VIDEO: Watch scenes from Sunday School at Bethel AME Church at www.press-citizen.com.

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Iowa City Press-Citizen


Above: Michael Hill leads an adult discussion at Bethel African Methodist Episcopal Church. Left: The Rev. Orlando Dial chats with congregants at Bethel African Methodist Episcopal Church. Dial said he’s led the church for 18 years. DAVID SCRIVNER / IOWA CITY PRESS-CITIZEN PHOTOS

WHERE

Bethel African Methodist Episcopal Church, 411 S. Governor St. WHAT HAPPENS?

More than 30 congregation members meet at the church before service for Sunday School study and children’s choir practice. MOST INTERESTING MINUTE

10:03 A.M. Congregation members and the Rev. Orlando Dial gather to sing a hymnal and hold a brief prayer before breaking up into adult, teenager and children’s groups.

Adzovi Toko and her husband, John, read from their Bibles.

Iowa City Press-Citizen

Thursday, March 27, 2014

13


Seniors share meal, conversation, company at Solon church

SOCIAL DINING

I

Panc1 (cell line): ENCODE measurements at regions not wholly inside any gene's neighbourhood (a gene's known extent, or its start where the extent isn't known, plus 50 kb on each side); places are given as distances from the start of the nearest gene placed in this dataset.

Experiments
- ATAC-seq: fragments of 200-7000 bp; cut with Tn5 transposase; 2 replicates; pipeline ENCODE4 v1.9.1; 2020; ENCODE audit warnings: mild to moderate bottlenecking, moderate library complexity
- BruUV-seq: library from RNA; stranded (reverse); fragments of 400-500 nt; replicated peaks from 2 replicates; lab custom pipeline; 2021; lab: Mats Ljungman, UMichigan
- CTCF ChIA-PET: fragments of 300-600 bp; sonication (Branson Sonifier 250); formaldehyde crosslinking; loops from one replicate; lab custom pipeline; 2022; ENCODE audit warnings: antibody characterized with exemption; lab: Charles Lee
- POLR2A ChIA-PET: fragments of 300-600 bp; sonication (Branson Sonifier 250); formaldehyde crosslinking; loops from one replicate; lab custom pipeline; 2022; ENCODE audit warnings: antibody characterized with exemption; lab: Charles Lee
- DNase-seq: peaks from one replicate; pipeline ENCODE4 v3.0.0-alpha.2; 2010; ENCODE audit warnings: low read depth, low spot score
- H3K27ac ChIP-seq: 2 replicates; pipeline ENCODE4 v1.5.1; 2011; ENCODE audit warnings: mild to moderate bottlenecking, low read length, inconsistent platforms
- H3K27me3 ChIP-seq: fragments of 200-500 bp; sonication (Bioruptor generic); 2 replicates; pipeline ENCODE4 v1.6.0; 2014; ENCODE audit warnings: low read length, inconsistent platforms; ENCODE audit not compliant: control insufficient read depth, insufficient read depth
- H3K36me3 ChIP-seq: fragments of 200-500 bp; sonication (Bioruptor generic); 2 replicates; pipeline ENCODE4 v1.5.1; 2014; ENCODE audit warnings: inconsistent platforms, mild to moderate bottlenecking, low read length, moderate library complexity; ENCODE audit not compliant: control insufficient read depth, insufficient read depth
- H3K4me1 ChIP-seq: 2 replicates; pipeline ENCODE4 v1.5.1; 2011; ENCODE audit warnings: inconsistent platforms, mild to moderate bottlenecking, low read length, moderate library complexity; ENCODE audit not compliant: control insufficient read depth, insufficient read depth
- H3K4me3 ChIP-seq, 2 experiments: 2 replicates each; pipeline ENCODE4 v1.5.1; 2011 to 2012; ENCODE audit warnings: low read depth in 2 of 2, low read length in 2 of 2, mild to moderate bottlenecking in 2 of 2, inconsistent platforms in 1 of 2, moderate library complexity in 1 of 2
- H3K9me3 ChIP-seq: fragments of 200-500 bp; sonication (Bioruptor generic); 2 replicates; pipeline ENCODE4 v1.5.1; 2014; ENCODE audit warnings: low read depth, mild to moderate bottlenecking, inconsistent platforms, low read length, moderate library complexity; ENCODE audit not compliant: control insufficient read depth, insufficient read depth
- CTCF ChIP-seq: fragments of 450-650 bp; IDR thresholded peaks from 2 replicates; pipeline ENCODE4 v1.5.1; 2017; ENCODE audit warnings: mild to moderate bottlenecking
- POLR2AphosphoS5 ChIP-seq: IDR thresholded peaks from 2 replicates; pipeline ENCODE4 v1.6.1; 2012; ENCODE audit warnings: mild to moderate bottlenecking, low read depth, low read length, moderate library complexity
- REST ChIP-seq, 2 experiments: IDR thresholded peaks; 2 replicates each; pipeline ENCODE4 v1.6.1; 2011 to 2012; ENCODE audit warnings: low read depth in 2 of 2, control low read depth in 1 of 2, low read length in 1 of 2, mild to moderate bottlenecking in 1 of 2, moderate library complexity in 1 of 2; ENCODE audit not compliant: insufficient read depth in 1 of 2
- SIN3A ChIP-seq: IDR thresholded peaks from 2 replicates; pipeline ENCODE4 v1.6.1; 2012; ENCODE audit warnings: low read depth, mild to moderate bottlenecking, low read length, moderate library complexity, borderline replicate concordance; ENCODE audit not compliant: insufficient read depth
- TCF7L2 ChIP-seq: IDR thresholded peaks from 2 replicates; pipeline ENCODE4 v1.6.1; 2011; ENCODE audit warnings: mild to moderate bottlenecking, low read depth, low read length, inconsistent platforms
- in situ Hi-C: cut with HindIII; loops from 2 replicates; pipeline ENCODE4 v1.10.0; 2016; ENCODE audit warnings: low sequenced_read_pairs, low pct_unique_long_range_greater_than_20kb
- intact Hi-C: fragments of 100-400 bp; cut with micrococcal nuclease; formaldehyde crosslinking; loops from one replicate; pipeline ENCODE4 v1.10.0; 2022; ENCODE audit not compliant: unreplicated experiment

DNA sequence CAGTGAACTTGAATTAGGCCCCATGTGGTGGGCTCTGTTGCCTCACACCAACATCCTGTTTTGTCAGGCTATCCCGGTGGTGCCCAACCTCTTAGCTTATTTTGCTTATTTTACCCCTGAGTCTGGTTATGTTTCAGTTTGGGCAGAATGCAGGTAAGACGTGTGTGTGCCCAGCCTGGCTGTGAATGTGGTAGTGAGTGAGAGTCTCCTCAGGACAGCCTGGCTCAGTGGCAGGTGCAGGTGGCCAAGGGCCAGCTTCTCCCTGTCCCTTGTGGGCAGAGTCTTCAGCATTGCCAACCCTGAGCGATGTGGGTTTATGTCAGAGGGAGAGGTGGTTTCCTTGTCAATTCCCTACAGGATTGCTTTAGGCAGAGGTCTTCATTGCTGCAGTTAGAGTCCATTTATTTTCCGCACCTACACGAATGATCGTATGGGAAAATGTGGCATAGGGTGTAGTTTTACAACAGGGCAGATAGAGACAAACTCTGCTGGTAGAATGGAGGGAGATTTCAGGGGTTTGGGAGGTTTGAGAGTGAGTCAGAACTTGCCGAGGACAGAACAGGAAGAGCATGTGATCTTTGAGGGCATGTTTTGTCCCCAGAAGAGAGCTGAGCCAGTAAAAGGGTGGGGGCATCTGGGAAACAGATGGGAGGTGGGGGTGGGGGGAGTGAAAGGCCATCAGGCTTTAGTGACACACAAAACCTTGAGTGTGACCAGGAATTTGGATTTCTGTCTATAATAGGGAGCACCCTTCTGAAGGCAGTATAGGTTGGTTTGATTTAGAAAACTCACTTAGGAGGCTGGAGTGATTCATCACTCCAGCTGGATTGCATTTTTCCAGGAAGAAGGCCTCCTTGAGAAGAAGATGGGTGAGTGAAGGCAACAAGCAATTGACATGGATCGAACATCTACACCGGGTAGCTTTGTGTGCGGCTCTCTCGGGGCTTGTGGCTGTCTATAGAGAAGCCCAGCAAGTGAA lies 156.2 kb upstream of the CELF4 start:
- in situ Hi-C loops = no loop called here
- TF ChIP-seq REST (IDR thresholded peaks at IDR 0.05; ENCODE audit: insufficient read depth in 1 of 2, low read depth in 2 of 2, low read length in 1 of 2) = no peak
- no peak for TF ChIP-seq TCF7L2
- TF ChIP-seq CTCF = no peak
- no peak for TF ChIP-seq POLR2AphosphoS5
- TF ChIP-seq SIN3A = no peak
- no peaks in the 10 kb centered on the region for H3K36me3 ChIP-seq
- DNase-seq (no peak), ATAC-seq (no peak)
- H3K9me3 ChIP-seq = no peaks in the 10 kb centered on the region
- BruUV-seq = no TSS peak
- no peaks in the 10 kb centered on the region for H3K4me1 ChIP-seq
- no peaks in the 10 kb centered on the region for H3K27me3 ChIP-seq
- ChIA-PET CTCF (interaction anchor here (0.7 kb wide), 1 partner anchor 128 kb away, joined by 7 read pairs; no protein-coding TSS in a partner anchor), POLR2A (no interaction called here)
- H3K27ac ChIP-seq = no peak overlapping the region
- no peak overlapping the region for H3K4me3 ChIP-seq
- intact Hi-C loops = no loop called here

t’s 11 a.m. and the Old Gold Diner inside the Solon United Methodist Church is bustling with activity and conversation, a sign that lunch is about to be served. The menu on this sunny March day is barbecue beef, au gratin potatoes and peas. A staff of four volunteers box together about 20 meals to be delivered to senior citizens from the Solon area. The meals were prepared at the Solon Retirement Village earlier that morning and brought to the church. The volunteers prepare each meal in assembly-line fashion, placing each menu item one-by-one in Styrofoam containers that are sitting on a large counter in the middle of the kitchen. By 11:25 a.m., the meals are ready to be delivered. A bell inside the dining hall rings at 11:28 a.m., meaning that lunch is about to be served to 15 senior citizens who have gathered as part of the Solon Senior Dining Program. A prayer is said by a woman who just minutes earlier had been calling out the numbers for a bingo game that was being played at a table in the back of the diner. The food is put on plates and given to each person at a counter in the front of the kitchen. Several people comment on how good the food is, while the smell helps to confirm that opinion. The people eating lunch, which on this day include 12 women and three men, share friendly conversation in between bites of food. Several of them speak proudly of their grandchildren and tell stories about key moments in their lives. Meanwhile, 76-year-old Duane McAtee and his three female volunteers grab a quick bite to eat before starting to clean up in the kitchen. McAtee has been retired for three years and now helps to oversee the Senior Dining Program, arriving each weekday at 9 a.m. to start setting up. “It’s a lot of work, but it’s well worth it,” McAtee said of the program, which has been serving meals to senior citizens from the Solon area since 1980. Some of the senior citizens arrived before 11 a.m. to play bingo or just to socialize. By noon, lunch was mostly finished, but not the conversation. All but a few of the people there for lunch stayed past noon just to be with each other. “What’s neat is when they get done eating, they’ll stay and socialize,” McAtee said. “And that’s really the idea of it.” Tim Evans has been attending the Senior Dining Program for about three years. He lived most of his life in Cedar Rapids, but now lives in Solon to be closer to family. Evans was invited by a neighbor to attend the Senior Dining Program and is now a regular. “This is why this is such a great thing, with a small community you need to open up,” Evans said. — Pat Harty